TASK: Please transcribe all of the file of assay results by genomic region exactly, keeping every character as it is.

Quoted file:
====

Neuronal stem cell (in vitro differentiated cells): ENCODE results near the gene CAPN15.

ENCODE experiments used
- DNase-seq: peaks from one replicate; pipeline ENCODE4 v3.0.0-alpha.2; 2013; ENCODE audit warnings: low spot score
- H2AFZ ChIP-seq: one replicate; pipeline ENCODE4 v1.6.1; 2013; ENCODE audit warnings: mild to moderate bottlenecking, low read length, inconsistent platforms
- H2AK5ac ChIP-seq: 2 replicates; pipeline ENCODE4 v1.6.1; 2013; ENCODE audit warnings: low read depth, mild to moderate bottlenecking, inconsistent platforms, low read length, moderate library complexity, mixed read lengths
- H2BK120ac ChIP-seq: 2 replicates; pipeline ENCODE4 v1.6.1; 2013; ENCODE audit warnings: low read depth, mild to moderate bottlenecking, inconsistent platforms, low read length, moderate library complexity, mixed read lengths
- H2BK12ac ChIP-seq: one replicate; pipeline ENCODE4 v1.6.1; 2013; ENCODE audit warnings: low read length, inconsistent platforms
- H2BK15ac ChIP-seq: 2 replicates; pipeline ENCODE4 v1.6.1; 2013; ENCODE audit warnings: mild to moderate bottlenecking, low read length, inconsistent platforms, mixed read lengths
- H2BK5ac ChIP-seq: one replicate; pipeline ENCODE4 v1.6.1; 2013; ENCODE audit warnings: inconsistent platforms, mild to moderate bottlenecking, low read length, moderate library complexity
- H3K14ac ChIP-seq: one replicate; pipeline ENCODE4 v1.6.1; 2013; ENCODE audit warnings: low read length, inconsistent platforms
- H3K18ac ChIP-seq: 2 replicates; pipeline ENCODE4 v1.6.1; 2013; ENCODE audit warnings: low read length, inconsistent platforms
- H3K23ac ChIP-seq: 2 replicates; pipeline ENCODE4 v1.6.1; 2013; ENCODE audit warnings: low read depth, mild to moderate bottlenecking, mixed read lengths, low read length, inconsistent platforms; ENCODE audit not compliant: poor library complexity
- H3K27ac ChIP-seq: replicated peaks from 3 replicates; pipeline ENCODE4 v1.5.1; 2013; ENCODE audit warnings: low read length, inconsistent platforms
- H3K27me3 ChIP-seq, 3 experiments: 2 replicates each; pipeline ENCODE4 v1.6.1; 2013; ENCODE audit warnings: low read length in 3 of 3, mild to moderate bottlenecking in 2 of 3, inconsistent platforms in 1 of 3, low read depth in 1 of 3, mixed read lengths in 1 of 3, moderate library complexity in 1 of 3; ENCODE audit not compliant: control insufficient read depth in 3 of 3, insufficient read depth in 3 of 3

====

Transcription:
Neuronal stem cell (in vitro differentiated cells): ENCODE results near the gene CAPN15.

ENCODE experiments used
- DNase-seq: peaks from one replicate; pipeline ENCODE4 v3.0.0-alpha.2; 2013; ENCODE audit warnings: low spot score
- H2AFZ ChIP-seq: one replicate; pipeline ENCODE4 v1.6.1; 2013; ENCODE audit warnings: mild to moderate bottlenecking, low read length, inconsistent platforms
- H2AK5ac ChIP-seq: 2 replicates; pipeline ENCODE4 v1.6.1; 2013; ENCODE audit warnings: low read depth, mild to moderate bottlenecking, inconsistent platforms, low read length, moderate library complexity, mixed read lengths
- H2BK120ac ChIP-seq: 2 replicates; pipeline ENCODE4 v1.6.1; 2013; ENCODE audit warnings: low read depth, mild to moderate bottlenecking, inconsistent platforms, low read length, moderate library complexity, mixed read lengths
- H2BK12ac ChIP-seq: one replicate; pipeline ENCODE4 v1.6.1; 2013; ENCODE audit warnings: low read length, inconsistent platforms
- H2BK15ac ChIP-seq: 2 replicates; pipeline ENCODE4 v1.6.1; 2013; ENCODE audit warnings: mild to moderate bottlenecking, low read length, inconsistent platforms, mixed read lengths
- H2BK5ac ChIP-seq: one replicate; pipeline ENCODE4 v1.6.1; 2013; ENCODE audit warnings: inconsistent platforms, mild to moderate bottlenecking, low read length, moderate library complexity
- H3K14ac ChIP-seq: one replicate; pipeline ENCODE4 v1.6.1; 2013; ENCODE audit warnings: low read length, inconsistent platforms
- H3K18ac ChIP-seq: 2 replicates; pipeline ENCODE4 v1.6.1; 2013; ENCODE audit warnings: low read length, inconsistent platforms
- H3K23ac ChIP-seq: 2 replicates; pipeline ENCODE4 v1.6.1; 2013; ENCODE audit warnings: low read depth, mild to moderate bottlenecking, mixed read lengths, low read length, inconsistent platforms; ENCODE audit not compliant: poor library complexity
- H3K27ac ChIP-seq: replicated peaks from 3 replicates; pipeline ENCODE4 v1.5.1; 2013; ENCODE audit warnings: low read length, inconsistent platforms
- H3K27me3 ChIP-seq, 3 experiments: 2 replicates each; pipeline ENCODE4 v1.6.1; 2013; ENCODE audit warnings: low read length in 3 of 3, mild to moderate bottlenecking in 2 of 3, inconsistent platforms in 1 of 3, low read depth in 1 of 3, mixed read lengths in 1 of 3, moderate library complexity in 1 of 3; ENCODE audit not compliant: control insufficient read depth in 3 of 3, insufficient read depth in 3 of 3